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NCJRS Abstract

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NCJ Number: 78776 Find in a Library
Title: How You Can Sue Without Hiring a Lawyer - A Guide to Winning in Small Claims Court
Author(s): J M Striker; A O Shapiro
Date Published: 1981
Page Count: 267
Sponsoring Agency: Simon and Schuster
New York, NY 10020
Sale Source: Simon and Schuster
Publicity Manager
1230 Avenue of the Americas
New York, NY 10020
United States of America
Language: English
Country: United States of America
Annotation: Written in nonlegal language by two attorneys, this book explains individuals' fundamental rights and how small claims courts generally work; practical guidelines are presented for dealing with a variety of specific legal problems.
Abstract: The first section emphasizes the characteristics common to most small claims courts and points out the questions individuals should have answered before using the small claims courts in their States. Topics include determining whether a case exists and how much it is worth, who and where to sue, how to write a letter demanding settlement, and methods of negotiating a settlement. Guidelines are also presented for filing a case, preparing for a trial, and appearing in court. The second section provides advice on dealing with such specific situations as broken contracts, shoddy workmanship, inconsiderate or troublesome neighbors, and cases involving deliberate infliction of mental distress. Additional situations include personal injury and property damage, disputes regarding insurance coverage, assault and battery, public transportation, and landlord-tenant problems. Further chapters cover product warranties, deception in the marketplace, libel and slander, problems with bank accounts, invasion of privacy, and tax preparers' liability. The book recommends that the local court clerk be consulted about such matters as court fees, when and where to appear for a trial, and specific ways to file a complaint. Numerous case examples are provided throughout the text.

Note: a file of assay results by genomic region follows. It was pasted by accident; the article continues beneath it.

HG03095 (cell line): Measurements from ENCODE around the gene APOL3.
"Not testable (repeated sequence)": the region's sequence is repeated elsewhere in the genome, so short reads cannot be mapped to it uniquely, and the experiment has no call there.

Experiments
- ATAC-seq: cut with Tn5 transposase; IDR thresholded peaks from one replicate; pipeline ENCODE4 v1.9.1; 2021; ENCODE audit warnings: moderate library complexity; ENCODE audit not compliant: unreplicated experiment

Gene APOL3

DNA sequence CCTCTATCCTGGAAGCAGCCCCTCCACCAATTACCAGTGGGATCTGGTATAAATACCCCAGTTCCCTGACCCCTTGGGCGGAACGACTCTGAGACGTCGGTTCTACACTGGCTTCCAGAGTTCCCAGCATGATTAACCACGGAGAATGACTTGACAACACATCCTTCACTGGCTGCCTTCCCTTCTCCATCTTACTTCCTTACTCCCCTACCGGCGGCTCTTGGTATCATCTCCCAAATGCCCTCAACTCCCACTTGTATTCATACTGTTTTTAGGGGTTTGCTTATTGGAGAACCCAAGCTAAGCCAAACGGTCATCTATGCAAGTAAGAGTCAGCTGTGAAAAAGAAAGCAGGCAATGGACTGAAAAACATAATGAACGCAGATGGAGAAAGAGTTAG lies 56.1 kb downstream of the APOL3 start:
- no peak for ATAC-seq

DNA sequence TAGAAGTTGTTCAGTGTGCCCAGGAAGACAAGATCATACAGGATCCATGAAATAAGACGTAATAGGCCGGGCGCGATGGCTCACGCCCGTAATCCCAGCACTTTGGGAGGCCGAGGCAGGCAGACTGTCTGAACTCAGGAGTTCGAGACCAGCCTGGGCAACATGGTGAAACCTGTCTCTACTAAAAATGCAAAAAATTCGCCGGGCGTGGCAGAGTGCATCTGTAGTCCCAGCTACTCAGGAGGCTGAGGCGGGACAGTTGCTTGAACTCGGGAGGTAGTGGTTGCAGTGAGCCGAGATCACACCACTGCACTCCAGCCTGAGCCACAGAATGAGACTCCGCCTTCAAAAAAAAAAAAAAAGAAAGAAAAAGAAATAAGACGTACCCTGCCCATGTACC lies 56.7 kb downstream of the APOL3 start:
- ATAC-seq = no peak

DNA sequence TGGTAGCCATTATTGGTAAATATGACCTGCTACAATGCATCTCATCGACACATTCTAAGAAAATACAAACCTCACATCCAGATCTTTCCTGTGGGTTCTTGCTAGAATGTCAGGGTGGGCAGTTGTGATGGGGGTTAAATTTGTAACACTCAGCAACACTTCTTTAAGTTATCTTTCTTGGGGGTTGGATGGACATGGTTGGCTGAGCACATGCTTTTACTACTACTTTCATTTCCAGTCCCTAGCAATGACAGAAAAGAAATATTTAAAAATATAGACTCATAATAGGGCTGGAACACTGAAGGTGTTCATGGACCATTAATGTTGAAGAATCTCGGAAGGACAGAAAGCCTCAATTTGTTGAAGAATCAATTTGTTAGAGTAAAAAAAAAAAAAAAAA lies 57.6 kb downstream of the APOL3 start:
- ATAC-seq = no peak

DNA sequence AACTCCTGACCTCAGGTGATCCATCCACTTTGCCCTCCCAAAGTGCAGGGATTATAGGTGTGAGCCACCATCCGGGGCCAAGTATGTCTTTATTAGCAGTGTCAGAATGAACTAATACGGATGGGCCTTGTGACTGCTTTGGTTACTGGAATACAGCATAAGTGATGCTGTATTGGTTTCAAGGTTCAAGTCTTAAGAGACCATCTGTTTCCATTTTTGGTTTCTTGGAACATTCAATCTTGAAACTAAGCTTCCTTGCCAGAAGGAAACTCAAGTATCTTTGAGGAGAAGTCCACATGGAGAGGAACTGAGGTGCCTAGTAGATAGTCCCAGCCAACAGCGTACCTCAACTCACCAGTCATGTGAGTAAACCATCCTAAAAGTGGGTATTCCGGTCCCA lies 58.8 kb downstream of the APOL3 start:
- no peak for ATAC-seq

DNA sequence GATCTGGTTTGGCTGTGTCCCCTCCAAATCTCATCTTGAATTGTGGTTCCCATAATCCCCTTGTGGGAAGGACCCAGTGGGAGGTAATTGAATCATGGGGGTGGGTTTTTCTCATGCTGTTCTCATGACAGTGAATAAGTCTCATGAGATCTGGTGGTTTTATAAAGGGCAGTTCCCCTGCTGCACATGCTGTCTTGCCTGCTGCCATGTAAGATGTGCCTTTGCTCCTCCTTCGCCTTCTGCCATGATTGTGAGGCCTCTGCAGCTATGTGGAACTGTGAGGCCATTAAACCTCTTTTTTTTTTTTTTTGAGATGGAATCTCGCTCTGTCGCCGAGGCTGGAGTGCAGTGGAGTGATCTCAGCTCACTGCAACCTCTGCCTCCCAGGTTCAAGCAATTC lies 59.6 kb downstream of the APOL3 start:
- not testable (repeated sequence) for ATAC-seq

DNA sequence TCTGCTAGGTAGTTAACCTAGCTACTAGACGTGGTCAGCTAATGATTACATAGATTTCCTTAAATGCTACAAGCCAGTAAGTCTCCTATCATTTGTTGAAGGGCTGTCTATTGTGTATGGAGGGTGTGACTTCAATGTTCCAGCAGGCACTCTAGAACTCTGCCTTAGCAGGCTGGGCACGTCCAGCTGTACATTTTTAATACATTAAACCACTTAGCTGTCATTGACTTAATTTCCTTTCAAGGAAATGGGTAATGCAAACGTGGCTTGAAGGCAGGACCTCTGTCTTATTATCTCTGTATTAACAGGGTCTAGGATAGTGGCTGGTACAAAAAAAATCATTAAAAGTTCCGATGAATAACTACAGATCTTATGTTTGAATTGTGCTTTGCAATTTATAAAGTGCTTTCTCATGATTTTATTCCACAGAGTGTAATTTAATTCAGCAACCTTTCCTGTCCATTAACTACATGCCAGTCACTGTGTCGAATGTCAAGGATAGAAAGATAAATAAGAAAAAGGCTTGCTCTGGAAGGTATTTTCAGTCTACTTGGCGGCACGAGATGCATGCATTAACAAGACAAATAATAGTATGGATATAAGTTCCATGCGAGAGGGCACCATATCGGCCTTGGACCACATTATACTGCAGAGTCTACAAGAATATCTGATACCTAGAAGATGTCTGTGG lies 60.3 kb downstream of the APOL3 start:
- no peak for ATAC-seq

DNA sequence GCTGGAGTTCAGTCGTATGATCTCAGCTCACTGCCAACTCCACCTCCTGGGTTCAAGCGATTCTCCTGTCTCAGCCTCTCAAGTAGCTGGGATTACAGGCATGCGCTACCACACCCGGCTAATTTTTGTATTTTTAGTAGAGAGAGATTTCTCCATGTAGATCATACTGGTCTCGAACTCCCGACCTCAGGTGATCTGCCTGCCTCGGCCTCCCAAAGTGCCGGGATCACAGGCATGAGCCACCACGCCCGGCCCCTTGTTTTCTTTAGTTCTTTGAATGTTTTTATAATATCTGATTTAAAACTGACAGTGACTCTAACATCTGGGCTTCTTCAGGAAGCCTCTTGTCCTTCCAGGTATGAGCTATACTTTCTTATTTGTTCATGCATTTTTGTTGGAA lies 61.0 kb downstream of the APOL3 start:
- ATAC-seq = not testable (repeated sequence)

Index Term(s): Consumer fraud; Lawsuits; Procedure manuals; Retail business crimes; Small claims courts
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